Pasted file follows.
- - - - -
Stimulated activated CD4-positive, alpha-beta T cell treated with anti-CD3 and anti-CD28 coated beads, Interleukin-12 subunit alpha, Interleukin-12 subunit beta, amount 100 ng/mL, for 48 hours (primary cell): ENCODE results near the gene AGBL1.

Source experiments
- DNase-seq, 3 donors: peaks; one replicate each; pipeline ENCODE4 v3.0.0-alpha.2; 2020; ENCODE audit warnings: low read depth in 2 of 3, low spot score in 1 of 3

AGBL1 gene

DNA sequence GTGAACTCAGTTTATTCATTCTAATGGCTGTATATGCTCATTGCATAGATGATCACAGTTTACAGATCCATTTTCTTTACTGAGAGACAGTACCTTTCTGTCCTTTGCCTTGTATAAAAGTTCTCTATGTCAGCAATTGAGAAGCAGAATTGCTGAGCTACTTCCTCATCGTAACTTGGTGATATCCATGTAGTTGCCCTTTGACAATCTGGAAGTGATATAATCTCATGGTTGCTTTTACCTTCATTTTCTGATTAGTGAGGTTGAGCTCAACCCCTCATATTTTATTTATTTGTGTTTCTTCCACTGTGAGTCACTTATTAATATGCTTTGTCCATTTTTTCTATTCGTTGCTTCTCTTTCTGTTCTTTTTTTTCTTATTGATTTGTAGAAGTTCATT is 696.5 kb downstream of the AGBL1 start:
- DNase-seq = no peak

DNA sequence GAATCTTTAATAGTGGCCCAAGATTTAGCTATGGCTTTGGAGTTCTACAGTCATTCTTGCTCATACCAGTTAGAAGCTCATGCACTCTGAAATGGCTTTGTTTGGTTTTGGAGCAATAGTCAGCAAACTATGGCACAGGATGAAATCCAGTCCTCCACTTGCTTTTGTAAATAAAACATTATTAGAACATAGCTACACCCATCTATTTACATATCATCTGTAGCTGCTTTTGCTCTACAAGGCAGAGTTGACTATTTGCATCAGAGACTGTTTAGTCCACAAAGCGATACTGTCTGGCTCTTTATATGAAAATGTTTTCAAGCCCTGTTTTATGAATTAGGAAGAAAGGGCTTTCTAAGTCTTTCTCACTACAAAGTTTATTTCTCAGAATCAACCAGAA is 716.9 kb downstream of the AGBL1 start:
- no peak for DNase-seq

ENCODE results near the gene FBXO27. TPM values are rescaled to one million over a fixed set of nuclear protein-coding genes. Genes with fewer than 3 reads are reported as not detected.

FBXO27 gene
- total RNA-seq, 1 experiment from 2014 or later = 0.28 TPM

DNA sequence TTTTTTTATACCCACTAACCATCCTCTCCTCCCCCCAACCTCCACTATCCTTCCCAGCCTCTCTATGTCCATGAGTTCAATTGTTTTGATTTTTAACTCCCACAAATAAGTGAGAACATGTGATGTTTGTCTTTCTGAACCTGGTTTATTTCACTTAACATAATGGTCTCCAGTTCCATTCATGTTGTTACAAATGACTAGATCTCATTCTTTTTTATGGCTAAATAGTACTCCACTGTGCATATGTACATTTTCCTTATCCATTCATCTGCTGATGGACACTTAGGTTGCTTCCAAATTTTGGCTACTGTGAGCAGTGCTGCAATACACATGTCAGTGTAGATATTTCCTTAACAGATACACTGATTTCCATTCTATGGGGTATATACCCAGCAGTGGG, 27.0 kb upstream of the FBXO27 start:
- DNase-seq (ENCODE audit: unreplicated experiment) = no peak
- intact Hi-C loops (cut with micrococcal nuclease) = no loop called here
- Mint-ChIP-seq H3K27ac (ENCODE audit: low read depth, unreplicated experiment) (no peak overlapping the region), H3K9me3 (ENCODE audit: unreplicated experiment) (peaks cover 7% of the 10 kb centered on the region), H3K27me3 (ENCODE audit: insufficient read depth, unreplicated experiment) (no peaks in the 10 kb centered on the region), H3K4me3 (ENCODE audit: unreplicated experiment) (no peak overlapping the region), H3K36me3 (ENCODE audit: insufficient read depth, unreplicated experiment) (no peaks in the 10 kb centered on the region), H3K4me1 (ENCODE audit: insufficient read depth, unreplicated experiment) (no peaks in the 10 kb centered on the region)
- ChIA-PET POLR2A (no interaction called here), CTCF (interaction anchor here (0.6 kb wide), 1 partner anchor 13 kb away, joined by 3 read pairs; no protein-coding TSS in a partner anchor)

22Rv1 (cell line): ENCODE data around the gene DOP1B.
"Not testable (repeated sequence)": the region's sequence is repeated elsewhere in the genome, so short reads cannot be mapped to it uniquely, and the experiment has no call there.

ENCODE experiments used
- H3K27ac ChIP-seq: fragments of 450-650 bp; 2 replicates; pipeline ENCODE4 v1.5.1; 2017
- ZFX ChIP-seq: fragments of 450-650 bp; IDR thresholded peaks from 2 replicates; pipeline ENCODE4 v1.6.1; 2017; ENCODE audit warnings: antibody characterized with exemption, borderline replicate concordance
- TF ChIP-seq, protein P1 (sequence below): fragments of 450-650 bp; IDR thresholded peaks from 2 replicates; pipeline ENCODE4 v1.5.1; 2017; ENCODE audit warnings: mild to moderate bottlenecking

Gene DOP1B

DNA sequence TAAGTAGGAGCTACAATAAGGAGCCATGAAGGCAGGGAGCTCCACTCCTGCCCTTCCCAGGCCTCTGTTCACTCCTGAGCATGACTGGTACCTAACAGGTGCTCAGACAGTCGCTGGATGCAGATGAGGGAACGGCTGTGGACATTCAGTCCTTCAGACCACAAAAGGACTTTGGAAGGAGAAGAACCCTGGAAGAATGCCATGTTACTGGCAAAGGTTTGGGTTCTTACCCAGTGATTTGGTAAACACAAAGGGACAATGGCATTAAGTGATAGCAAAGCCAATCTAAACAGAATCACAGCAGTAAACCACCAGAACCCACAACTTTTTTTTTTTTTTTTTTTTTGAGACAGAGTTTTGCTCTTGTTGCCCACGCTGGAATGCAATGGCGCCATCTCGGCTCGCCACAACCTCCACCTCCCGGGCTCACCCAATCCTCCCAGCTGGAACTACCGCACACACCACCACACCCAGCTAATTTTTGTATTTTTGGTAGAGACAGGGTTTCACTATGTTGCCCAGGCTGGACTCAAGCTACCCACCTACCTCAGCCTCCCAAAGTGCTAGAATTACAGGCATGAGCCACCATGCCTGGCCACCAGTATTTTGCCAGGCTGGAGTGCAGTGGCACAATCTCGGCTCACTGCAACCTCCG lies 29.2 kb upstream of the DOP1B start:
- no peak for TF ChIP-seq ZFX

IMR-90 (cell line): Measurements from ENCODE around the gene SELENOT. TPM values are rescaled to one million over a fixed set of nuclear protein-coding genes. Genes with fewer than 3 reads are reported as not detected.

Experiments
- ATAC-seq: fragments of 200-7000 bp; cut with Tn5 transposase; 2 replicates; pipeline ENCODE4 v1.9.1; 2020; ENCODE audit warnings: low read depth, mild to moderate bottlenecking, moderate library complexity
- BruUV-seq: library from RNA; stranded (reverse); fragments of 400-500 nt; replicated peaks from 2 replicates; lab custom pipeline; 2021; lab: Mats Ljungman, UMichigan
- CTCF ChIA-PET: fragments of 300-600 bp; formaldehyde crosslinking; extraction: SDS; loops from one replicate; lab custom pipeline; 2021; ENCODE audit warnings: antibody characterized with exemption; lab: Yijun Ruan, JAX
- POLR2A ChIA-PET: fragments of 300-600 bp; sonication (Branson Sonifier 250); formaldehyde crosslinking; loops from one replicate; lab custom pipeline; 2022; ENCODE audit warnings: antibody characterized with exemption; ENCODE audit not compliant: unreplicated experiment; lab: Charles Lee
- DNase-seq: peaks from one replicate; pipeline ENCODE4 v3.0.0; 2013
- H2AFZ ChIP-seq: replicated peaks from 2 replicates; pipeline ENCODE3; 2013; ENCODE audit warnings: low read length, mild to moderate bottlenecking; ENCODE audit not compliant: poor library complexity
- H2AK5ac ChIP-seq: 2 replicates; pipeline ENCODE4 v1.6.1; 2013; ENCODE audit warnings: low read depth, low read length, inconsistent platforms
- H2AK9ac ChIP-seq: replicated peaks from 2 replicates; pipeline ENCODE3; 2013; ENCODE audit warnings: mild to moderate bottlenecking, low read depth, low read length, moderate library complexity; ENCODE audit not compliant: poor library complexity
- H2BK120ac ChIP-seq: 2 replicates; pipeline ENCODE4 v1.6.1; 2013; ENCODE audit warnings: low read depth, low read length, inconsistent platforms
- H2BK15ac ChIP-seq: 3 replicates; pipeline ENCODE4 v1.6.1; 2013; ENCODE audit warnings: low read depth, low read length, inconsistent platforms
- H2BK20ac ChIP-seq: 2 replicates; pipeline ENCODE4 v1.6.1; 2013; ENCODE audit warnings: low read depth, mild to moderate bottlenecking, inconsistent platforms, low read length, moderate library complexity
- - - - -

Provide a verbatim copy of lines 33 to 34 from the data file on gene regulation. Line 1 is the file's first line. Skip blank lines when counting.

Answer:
- H2AFZ ChIP-seq: replicated peaks from 2 replicates; pipeline ENCODE3; 2013; ENCODE audit warnings: low read length, mild to moderate bottlenecking; ENCODE audit not compliant: poor library complexity
- H2AK5ac ChIP-seq: 2 replicates; pipeline ENCODE4 v1.6.1; 2013; ENCODE audit warnings: low read depth, low read length, inconsistent platforms